Submission by Linux Users Victoria, Inc., on the Options Paper for the Review of the Innovation Patent System.
Secretariat Advisory Council on Intellectual Property
PO Box 200 Woden ACT 2606
Dear Mr. Carl,
The following is the submission by Linux Users Victoria, Inc., on the Options Paper for the Review of the Innovation Patent System.
Linux Users of Victoria (A0040056C) is one of the world's largest and oldest Linux user groups, with close to 1500 members and with regional groups in Ballarat, Geelong, and Shepparton, as well as our Melbourne-based group. Linux is the most deployed operating system on supercomputers, webservers, routers, and other critical IT infrastructure. The Linux kernel is also incorporated in the Android system on mobile phones and tablets.
We address our response specifically on the issue of software patents.
President, Linux Users of Victoria
October 4, 2013
1. Core Proposition and Recommendation
Our core proposition is that Standard Patents and especially Innovation patents, attentuate innovation in software. If the purpose of the review includes the stimulation of innovation in software, then software (specifically "computational ideas"), should be excluded from the patent system as a whole, and especially Innovation Patents.
The existing patent system does not cover software in a particularly useful manner. A patent provides a temporary monopoly as an incentive for innovation. This arguably works with physical products, but in software the monopoly is not granted over the actual code (which would be covered by copyright if asserted), but the algorithms and ideas used and expressed in the software. This is particularly damaging considering that even a small software product, produced over several months with a small team of developers, can easily contain hundreds of computational ideas independently developed. The time period in Innovation Patents (8 years) and Standard Patents (20 years) is excessive for the industry.
2. Rational and Empirical Evidence
In software, code reuse is considered to be the best and appropriate practise, taught from the most basic and introductory programming classes. Programming is primarily about the implementation of ideas, but if the ideas themselves are patented then software cannot develop efficiently.
As a result of software patents, software written in any programming language (even a language not yet invented) can infringe by implementing a patented idea. Software developers, working on their own code, can find themselves paralysed if they wish to be attentive to the existing patent system, or liable if they are not. In either case, innovation suffers.
Audio development has been particularly hampered by software patents, with a large number of projects (Ogg Vorbis, Virtual Dub, Broadcast 2000, BladeEnc etc.) all requiring programmers to conduct patent searches and then program around them. From the perspective of software developers, this is a waste of time, money, and effort that would be best spent on software innovation. The same applies to graphics developers with patent restrictions on GIF image formats limiting the GD Library (this particular patent has since expired), the patent on Pantone colour matching limiting image manipulation programs, hinting mechanisms in TrueType fonts.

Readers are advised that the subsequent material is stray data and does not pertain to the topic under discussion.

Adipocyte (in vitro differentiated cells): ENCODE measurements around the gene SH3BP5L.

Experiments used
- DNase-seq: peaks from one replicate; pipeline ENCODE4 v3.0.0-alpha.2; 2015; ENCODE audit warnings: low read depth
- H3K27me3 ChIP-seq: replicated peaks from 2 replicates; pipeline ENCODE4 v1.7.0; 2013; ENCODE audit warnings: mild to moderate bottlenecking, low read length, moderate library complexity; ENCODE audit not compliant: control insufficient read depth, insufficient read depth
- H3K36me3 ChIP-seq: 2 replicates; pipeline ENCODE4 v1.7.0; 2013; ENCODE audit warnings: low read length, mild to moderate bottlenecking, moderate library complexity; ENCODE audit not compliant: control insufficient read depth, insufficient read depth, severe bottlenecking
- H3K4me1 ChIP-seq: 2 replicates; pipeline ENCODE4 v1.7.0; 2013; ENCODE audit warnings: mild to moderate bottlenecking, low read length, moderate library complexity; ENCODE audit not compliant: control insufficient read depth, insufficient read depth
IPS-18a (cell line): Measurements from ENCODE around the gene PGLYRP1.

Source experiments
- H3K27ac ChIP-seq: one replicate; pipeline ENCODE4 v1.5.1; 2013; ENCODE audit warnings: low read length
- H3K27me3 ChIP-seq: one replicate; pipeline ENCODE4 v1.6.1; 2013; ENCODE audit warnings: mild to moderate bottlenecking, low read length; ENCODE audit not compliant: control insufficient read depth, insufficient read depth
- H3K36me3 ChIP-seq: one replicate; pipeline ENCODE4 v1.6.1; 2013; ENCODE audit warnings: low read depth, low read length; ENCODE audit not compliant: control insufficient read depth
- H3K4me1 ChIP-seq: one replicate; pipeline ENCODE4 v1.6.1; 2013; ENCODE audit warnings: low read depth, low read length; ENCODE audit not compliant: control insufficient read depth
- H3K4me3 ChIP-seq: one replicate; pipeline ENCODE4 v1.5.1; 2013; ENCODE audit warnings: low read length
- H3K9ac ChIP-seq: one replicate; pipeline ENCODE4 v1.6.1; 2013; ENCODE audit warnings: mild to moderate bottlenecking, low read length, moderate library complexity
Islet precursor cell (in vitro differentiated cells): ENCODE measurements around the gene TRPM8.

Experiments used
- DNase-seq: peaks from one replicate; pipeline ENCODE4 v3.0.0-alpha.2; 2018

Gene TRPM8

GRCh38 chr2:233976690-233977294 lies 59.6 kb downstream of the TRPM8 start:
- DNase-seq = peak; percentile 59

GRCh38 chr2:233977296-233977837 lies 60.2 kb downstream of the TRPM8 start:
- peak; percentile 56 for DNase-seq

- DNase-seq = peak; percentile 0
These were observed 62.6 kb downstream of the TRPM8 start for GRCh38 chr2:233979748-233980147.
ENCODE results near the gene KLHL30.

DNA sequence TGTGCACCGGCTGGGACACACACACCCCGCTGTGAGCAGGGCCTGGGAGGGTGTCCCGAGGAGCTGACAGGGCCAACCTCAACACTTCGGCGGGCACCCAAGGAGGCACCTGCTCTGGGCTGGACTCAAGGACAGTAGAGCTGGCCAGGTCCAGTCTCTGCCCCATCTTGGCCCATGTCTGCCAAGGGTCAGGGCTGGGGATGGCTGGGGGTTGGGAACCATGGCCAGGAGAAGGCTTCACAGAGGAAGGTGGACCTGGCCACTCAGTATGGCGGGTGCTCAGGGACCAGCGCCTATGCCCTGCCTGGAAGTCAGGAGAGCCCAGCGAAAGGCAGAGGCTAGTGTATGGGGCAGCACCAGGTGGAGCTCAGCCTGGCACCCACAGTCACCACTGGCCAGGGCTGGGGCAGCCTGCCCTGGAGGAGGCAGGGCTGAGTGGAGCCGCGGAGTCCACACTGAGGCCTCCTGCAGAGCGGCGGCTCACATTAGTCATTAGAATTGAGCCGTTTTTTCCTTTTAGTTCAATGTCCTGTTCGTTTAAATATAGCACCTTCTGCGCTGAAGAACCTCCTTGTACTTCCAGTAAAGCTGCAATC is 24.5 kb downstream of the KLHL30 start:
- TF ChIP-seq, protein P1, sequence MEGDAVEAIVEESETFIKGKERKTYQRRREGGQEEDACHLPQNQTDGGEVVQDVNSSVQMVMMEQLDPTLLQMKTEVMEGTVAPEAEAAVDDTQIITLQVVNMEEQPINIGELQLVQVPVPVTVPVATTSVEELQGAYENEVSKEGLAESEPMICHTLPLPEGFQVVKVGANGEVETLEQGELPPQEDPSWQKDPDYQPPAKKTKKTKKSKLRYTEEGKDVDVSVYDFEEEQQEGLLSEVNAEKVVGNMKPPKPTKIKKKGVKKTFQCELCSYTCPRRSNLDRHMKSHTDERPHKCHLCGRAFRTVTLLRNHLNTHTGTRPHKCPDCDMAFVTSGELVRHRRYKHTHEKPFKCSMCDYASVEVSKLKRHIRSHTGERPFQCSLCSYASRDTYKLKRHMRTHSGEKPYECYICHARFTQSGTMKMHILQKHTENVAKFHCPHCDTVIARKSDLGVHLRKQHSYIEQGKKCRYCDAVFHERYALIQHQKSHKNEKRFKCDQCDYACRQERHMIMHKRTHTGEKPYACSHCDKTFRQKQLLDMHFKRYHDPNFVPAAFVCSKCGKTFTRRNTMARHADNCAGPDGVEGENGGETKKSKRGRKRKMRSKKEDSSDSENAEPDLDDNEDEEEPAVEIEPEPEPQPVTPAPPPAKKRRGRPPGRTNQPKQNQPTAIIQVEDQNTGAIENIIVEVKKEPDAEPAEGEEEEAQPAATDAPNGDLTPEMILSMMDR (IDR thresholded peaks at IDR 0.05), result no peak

Even with simple system utilities, such as the development of compression algorithms, have been hampered by the presence of software patents such as bzip and zlib development.
A compiler suite such as GCC (GNU Compiler Collection), the most common compiler for scientific computing, is significantly less efficient than it could be, due to patents in optimisation algorithms, register allocation, and memory checking. Programming development in tree visualisation has been limited because of patents, as has the implementation of virtual functions.
These are far from trivial instances. If GCC's efficiency has been reduced by a mere 1% due to software patents, this means that Australian scientific research, on High Performance Computing clusters alone, loses billions of hours of compute time per annum.
Because any major piece of software contains hundreds, if not thousands, of software ideas it is impractical, damaging, and anti-innovative (especially for small and medium enterprises) to ensure that they have not breached any existing patents in their development. This is prior to even negotiating patent licenses, which in themselves would be extremely limiting to developers of free and open-source software (FOSS), on which most academic and scientific computational research depends, and which is necessary for widespread secure critical computer infrastructure throughout Australia. FOSS is particularly disadvantaged by software patents as it allows scrutiny of the code (which also assists its security), whereas proprietary software requires disassembly or reverse-engineering. That is, the best type of software is disproportionally restricted by allowing for the patent of computational ideas.
As Ben Klemen's (http://spectrum.ieee.org/computing/software/software-patents-dont-compute/) has pointed out, following Church and Turing, that there is no clear boundary between mathematical algorithms and software. If mathematical equations and laws of nature already exist, then no idea expressed in software, should be subject to a patent, and certainly not for an Innovation Patent, which lowers the criteria for this anti-innovative system.
This submission was written by Lev Lafayette with contributions and reviews by Les Kitchen, Rodney Brown, and Daniel Jitnah, committee members of Linux Users of Victoria.